As you’ve by now read, Congress issued a report the other day condemning Huawei and ZTE for potential security concerns in the telecom hardware they manufacture. Others have, not inaccurately, suggested that the report was strong on reporting about the potential for vulnerabilities, but short on details about actual intrusions that have been observed. For myself, I think that the absence of evidence is not necessarily evidence of absence, but also recognize that proof that there really are hardware vulnerabilities in Commercial Off-The-Shelf (COTS) technology is hard to come by.
That’s why I found this report in today’s Washington Post so interesting. Buried in a story (which otherwise gave us the unremarkable information that China objects to the House Intelligence Committee’s report) was one of the few public reports of a hardware COTS hack that I’ve ever seen in the public domain. It seemed, therefore, worth noting for Lawfare readers. According to the Post:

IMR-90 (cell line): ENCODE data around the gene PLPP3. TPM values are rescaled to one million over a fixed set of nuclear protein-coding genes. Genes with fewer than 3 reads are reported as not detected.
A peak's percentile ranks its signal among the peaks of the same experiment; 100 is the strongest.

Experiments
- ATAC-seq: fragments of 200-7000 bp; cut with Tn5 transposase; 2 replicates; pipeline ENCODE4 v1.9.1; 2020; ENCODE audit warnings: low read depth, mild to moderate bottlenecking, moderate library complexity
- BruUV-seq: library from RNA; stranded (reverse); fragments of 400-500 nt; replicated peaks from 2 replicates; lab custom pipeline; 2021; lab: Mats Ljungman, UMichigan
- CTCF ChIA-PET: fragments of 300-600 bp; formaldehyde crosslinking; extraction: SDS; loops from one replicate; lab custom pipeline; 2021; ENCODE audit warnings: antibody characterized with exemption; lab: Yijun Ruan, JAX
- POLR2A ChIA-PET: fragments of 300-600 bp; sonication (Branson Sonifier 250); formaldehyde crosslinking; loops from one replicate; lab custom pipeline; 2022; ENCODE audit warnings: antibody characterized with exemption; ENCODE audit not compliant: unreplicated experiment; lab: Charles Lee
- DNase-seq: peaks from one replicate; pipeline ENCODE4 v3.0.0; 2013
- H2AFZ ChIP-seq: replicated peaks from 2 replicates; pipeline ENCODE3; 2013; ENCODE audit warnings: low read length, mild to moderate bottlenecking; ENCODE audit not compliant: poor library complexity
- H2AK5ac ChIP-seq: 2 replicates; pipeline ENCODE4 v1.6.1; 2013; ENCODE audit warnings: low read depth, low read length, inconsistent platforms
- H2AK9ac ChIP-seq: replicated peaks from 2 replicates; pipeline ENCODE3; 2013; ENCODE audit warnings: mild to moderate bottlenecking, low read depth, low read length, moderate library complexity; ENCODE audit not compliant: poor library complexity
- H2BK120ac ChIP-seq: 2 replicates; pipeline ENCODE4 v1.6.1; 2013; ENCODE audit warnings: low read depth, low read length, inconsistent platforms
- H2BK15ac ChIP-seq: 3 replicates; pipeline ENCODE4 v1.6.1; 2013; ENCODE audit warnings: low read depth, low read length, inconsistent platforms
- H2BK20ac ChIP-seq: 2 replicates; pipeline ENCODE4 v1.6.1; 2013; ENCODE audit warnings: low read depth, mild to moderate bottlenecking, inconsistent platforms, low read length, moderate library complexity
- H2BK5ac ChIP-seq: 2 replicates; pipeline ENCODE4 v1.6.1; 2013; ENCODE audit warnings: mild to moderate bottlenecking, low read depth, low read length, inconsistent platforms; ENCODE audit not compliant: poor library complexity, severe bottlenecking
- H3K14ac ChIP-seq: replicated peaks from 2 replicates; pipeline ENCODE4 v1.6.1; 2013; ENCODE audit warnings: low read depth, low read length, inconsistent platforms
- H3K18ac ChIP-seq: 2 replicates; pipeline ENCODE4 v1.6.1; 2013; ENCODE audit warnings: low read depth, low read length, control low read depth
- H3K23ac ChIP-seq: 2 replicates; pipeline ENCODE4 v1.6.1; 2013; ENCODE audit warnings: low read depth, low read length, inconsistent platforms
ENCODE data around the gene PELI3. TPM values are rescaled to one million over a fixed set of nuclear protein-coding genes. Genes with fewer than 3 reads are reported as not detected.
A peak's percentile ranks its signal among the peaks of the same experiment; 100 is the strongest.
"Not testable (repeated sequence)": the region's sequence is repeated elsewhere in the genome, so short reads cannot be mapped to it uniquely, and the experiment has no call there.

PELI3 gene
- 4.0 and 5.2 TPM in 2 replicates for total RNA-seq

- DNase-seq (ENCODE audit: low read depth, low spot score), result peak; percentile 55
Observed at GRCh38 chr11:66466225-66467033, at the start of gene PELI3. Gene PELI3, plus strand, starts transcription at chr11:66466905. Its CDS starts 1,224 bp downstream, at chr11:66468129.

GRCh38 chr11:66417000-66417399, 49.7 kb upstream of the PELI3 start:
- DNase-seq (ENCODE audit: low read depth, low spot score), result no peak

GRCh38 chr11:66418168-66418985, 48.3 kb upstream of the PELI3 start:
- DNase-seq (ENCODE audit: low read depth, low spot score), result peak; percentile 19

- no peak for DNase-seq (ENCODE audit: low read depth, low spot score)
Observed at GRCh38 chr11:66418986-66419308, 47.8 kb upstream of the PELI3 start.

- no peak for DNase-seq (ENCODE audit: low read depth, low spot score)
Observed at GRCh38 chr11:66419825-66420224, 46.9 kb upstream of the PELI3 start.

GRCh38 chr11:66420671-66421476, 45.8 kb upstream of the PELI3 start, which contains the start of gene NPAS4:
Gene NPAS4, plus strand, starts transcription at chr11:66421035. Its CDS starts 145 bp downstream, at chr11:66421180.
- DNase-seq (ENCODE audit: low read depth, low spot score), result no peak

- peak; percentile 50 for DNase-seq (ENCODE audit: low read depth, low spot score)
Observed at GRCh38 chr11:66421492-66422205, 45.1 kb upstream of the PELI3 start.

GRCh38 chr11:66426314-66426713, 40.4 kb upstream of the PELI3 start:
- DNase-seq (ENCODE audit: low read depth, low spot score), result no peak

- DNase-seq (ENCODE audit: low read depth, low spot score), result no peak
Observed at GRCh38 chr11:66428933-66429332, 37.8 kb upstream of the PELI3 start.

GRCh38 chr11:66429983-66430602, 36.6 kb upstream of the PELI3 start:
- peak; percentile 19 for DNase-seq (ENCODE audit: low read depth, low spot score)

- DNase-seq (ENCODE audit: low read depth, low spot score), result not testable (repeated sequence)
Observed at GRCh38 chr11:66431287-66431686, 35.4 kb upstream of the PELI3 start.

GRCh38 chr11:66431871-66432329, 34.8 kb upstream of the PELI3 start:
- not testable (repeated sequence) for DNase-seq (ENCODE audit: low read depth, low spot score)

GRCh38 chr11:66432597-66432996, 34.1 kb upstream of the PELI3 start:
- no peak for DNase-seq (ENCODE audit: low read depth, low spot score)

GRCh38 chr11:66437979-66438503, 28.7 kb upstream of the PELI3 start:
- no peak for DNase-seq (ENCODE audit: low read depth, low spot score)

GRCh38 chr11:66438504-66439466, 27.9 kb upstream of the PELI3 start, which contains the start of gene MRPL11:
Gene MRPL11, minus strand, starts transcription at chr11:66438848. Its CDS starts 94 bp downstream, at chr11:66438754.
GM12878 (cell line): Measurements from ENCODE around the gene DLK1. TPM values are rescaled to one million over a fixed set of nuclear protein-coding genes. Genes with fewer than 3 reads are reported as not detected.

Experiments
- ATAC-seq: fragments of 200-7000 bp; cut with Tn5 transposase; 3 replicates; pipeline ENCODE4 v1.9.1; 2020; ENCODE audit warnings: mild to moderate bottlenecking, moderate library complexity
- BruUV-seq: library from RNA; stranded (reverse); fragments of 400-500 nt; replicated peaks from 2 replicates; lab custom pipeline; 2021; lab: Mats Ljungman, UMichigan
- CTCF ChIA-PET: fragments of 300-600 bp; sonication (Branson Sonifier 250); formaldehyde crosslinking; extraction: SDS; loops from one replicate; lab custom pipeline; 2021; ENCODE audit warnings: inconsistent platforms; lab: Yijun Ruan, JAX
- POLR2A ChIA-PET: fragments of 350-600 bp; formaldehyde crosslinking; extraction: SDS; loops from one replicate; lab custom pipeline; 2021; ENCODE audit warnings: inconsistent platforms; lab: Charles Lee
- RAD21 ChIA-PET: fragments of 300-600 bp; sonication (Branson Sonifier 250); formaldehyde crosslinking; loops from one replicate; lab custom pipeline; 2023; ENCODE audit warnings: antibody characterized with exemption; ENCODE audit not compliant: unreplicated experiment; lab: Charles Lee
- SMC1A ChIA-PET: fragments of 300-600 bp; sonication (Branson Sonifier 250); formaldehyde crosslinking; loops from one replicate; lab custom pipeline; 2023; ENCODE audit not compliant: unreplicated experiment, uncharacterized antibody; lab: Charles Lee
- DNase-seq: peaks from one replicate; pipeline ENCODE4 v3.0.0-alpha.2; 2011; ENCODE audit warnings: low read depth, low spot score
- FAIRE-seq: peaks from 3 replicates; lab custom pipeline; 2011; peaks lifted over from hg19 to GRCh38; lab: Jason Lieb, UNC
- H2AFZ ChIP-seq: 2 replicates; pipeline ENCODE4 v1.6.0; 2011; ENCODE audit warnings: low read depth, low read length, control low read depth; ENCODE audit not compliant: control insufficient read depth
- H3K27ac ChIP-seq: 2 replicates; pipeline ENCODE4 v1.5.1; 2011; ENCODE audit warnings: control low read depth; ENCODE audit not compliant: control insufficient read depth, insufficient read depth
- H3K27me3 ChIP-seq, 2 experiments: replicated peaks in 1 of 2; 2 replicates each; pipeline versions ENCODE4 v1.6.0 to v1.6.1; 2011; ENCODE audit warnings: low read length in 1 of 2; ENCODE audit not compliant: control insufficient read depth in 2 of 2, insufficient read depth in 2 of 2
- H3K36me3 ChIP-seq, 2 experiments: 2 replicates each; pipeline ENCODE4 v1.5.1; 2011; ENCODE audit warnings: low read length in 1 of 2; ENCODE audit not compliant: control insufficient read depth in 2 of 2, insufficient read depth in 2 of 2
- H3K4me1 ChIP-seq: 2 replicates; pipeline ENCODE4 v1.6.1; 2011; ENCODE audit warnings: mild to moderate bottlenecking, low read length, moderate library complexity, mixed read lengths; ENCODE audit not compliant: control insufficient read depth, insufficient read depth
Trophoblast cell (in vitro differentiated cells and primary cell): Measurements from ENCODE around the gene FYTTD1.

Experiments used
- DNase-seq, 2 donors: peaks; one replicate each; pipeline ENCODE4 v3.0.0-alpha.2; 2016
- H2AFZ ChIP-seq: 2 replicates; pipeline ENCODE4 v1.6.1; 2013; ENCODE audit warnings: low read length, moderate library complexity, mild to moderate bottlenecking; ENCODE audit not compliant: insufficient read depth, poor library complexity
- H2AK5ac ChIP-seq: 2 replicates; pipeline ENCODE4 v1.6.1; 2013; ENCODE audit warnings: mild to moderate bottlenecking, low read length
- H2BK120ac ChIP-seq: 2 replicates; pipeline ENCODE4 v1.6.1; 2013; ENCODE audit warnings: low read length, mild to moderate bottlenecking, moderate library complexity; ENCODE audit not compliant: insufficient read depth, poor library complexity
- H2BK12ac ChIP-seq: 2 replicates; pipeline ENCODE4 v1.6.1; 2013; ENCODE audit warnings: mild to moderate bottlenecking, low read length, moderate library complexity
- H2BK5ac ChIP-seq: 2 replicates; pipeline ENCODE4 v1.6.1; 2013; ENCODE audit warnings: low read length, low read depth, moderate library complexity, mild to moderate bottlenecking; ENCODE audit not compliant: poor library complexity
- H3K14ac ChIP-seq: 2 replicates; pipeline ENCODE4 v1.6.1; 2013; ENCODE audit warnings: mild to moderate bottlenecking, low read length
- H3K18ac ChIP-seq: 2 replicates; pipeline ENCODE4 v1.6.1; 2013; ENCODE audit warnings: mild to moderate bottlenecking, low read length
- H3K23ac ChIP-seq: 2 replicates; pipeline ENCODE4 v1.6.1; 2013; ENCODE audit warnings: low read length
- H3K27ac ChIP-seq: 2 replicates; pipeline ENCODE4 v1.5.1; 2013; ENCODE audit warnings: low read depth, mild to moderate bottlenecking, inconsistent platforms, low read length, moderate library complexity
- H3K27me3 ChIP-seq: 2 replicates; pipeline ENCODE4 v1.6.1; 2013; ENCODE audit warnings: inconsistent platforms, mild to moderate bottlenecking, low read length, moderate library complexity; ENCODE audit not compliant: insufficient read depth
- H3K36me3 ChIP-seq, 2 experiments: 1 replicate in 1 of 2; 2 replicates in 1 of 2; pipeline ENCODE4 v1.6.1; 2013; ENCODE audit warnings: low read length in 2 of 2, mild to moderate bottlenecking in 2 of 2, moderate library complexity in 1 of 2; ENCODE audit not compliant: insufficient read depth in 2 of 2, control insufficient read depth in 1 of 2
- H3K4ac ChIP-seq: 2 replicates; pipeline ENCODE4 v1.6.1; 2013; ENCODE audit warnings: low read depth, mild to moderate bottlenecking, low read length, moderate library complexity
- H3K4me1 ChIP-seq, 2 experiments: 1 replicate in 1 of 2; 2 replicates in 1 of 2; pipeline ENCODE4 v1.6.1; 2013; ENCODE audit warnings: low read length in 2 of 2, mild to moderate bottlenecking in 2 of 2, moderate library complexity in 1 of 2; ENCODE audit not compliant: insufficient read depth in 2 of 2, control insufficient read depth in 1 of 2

A team of security analysts studying Android phones several months back found a back door in a device made by ZTE. If the analysts typed in “ZTEX1609523,” they gained complete control over the phone, allowing them to monitor text messages, listen to calls or install malicious programs.
“It certainly was something that was put in there intentionally,” said Dmitri Alperovitch of CrowdStrike, one of the security analysts who discovered the back door, which he called “very unusual.” “You could remain stealth on that device and do whatever you want.”
The company quickly issued a fix after the discovery became public, but Alperovitch said he advises his clients not to buy either ZTE or Huawei products.